Problem with efficiency of projective coordinates in Elliptic Curve arithmetic

Ok sort of long post incoming. Will go slow to make it as clear as possible

I'm trying to build a C library for Elliptic Curve Arithmetic. Since the idea is to learn from the process, I decided to support many different coordinate systems. So far, I've implemented the group arithmetic for Affine and Projective coordinates for curves in Short Weierstrass form. Before moving on to Jacobian coordinates and other types of curves such as Twisted Edwards, I wanted to check the speed-up gained from using projective coordinates. I created an instance of the BN128 curve and, to my surprise, they actually take the same or longer! To my knowledge, the results of the calculations are correct (both coordinate systems match each other and both match those using https://github.com/ethereum/py_ecc/tree/main). I know the idea of using projective coordinates is to avoid performing field inversions. Some sources like https://www.hyperelliptic.org/EFD/g1p/auto-shortw-projective.html assume 1I = 100M, but that's not what I found at all, at least on my HW. So I decided come here and ask whether what's happening is expectable, and what some shortcomings of my library might be.

To make it more digestable, I separated the algorithms cost (the cost in terms of ops of each arithmetic function) from the final combined result (comparing the cost of different ops on the base field). Since I'm interested in computing pairings, I did this not only for the curve over $$F_p$$ (in which case the first part is pretty trivial) but also for the curve over different field extensions up to $$F_{p^{12}}$$.

Field Operations

The following is the table of how many operations in the underlying field each top-level operation costs, with the usual notation: M=multiplication, S=squaring, a=addition, I=inversion, sm=scalar/constant integer multiplication, neg=negation. In the case of the BASE, which is the base field $$F_p$$ without any extension, the costs described are in terms of the operations using the gmp library, so M=mpz_mul, Sqmod=mpz_powm_ui, a=mpz_add, mod=mpz_mod, Imod=mpz_invert.

So for example a multiplication in a cubic extension of a field needs 8 multiplications and 15 additions of the underlying field it is extending, and so on. Most if not all of these come from the book Guide to Pairing Based Cryptography.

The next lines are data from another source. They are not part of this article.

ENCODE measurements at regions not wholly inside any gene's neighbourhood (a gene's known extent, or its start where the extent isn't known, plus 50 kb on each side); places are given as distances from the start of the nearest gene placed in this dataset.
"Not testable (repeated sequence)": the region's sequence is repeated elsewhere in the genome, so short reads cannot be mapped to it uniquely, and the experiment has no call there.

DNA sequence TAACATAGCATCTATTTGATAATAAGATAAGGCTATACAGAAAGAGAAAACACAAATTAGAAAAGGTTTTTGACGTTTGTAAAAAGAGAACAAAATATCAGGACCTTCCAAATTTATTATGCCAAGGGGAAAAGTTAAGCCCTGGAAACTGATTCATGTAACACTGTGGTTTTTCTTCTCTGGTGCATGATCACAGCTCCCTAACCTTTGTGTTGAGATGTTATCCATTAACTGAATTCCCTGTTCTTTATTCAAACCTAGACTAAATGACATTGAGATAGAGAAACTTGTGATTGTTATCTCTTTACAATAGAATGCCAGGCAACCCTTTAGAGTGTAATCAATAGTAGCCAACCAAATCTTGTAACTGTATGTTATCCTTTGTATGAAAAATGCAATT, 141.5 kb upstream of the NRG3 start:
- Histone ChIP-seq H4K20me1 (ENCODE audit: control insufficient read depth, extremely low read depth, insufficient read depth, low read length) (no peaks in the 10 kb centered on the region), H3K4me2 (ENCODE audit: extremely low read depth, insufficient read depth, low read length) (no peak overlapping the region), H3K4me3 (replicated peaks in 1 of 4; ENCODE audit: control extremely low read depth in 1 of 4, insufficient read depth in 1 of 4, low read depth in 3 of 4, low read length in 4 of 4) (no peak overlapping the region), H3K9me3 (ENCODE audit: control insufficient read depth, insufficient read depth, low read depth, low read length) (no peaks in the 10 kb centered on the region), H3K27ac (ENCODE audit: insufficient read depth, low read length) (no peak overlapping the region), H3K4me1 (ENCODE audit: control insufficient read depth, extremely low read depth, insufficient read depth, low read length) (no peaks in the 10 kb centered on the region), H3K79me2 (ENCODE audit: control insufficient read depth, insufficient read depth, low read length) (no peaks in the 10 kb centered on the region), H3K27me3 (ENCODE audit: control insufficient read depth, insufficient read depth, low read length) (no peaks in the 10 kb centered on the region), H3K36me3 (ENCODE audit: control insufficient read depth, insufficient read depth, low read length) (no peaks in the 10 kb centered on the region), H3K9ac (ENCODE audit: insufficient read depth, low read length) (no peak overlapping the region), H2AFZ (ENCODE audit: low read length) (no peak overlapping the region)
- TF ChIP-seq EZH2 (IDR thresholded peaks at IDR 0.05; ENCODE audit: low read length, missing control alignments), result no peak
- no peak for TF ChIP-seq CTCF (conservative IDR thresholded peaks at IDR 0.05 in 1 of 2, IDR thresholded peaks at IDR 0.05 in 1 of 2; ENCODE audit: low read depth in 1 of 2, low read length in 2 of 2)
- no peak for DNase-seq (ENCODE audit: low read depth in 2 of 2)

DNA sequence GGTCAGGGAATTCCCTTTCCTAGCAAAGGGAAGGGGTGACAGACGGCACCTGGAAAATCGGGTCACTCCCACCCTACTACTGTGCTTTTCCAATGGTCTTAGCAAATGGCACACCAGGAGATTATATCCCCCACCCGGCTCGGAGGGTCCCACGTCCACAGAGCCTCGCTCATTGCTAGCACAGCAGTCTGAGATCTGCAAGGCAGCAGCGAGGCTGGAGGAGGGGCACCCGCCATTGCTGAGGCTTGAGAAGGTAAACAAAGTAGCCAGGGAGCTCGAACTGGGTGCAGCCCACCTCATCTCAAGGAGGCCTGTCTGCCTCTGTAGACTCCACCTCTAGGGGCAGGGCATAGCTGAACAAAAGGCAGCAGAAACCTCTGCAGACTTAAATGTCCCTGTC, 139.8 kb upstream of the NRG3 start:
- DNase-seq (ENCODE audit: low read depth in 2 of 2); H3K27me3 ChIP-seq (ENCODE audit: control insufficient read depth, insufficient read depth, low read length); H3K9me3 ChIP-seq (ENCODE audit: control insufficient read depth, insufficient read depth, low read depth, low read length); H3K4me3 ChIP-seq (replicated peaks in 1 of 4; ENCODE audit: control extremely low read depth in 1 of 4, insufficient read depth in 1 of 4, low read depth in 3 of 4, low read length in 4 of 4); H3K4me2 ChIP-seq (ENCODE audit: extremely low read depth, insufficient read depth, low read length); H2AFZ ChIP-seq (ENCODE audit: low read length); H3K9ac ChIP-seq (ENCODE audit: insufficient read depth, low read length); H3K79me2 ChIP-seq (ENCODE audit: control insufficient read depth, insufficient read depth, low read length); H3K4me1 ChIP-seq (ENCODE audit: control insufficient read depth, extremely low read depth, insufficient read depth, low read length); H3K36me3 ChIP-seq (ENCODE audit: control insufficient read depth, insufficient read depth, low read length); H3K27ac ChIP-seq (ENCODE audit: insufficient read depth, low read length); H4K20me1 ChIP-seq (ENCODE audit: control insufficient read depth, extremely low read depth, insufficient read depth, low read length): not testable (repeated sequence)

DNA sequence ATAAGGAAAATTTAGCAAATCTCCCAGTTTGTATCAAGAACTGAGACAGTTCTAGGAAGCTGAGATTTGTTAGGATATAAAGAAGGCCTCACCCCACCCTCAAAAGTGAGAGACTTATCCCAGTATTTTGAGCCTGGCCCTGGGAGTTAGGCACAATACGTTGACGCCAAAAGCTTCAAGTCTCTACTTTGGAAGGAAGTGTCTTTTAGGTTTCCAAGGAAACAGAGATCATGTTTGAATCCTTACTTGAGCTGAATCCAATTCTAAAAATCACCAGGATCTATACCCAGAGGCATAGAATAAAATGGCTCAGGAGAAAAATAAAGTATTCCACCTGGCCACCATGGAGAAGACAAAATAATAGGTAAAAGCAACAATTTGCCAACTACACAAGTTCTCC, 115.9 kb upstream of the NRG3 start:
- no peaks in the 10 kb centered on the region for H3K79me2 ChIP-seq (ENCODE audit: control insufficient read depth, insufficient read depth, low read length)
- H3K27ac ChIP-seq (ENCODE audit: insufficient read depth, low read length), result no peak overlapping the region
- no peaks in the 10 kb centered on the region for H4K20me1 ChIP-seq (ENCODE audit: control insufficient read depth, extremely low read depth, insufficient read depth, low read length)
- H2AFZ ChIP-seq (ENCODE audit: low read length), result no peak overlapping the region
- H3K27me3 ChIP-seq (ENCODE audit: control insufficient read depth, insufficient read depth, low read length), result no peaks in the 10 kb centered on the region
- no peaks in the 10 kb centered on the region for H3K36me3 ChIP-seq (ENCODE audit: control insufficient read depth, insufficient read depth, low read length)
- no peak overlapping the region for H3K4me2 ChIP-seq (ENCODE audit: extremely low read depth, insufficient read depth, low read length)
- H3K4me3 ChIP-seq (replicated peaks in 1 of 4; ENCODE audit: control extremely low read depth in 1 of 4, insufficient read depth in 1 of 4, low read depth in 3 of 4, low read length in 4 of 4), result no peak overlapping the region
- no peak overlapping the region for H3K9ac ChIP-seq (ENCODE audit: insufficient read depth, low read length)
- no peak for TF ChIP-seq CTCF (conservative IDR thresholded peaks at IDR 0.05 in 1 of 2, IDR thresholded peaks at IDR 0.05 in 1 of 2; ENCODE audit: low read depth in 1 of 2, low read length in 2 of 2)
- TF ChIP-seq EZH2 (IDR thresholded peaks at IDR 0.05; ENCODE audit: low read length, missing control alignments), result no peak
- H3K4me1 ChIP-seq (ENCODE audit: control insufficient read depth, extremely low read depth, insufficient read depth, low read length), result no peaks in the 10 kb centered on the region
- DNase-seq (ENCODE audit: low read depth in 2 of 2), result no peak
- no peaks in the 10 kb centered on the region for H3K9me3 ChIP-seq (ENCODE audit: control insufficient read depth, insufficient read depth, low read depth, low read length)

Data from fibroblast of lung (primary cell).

Computational cost of basic operations

This is somewhat difficult to calculate because it is hardware dependent and variable within the same HW as well. It is also dependent on the prime number of the field. For all the measurements here I used the prime field of the curve BN128. I measured the time each basic gmp operation took and compared it to the addition operation by averaging over a big number of repetitions. These are the approximate results on my HW (everything in units of addition):

As you can see, for the base field at least, the cost of an inversion is not at all 100x that of a multiplication, but rather 10x. If we consider the fact that I perform a modulo operation after each mpz multiplication (this might be overkill and innefficient, but didn't find a straightfowrad way to do it in some other way), the difference is around 5x.

Elliptic Curve arithmetic

To perform the group operation on points of an EC, we need to be able to add points together. There are two separate algorithms for when the points are different and for when they are equal, adding and doubling. In the case of projective coordinates, there are 3 adding algorithms for the cases $$Z_1=Z_2=1$$, $$Z_1\neq1 \& Z_2=1$$ and $$Z_1, Z2\ne1$$, and 2 doubling algorithms for when $$Z=1$$ and $$Z\neq1$$. The algorithms for projective coordinates were taken from https://www.hyperelliptic.org/EFD/g1p/auto-shortw-projective.html

This is the comparative performance of all 5 algorithms, measured both in low level base field operations and overall performance taking into account the relative cost of the different operations, for different field extensions:

$$F_{p}$$:

As you can see, there's no meaningful difference that benefits the proyective coordinates. If anything, it's the other way around!

$$F_{p^{12}}$$:

In the case of the full field tower, the situation is much worse for the projective coordinates, taking anywhere between 1.5x and 3x the time to complete.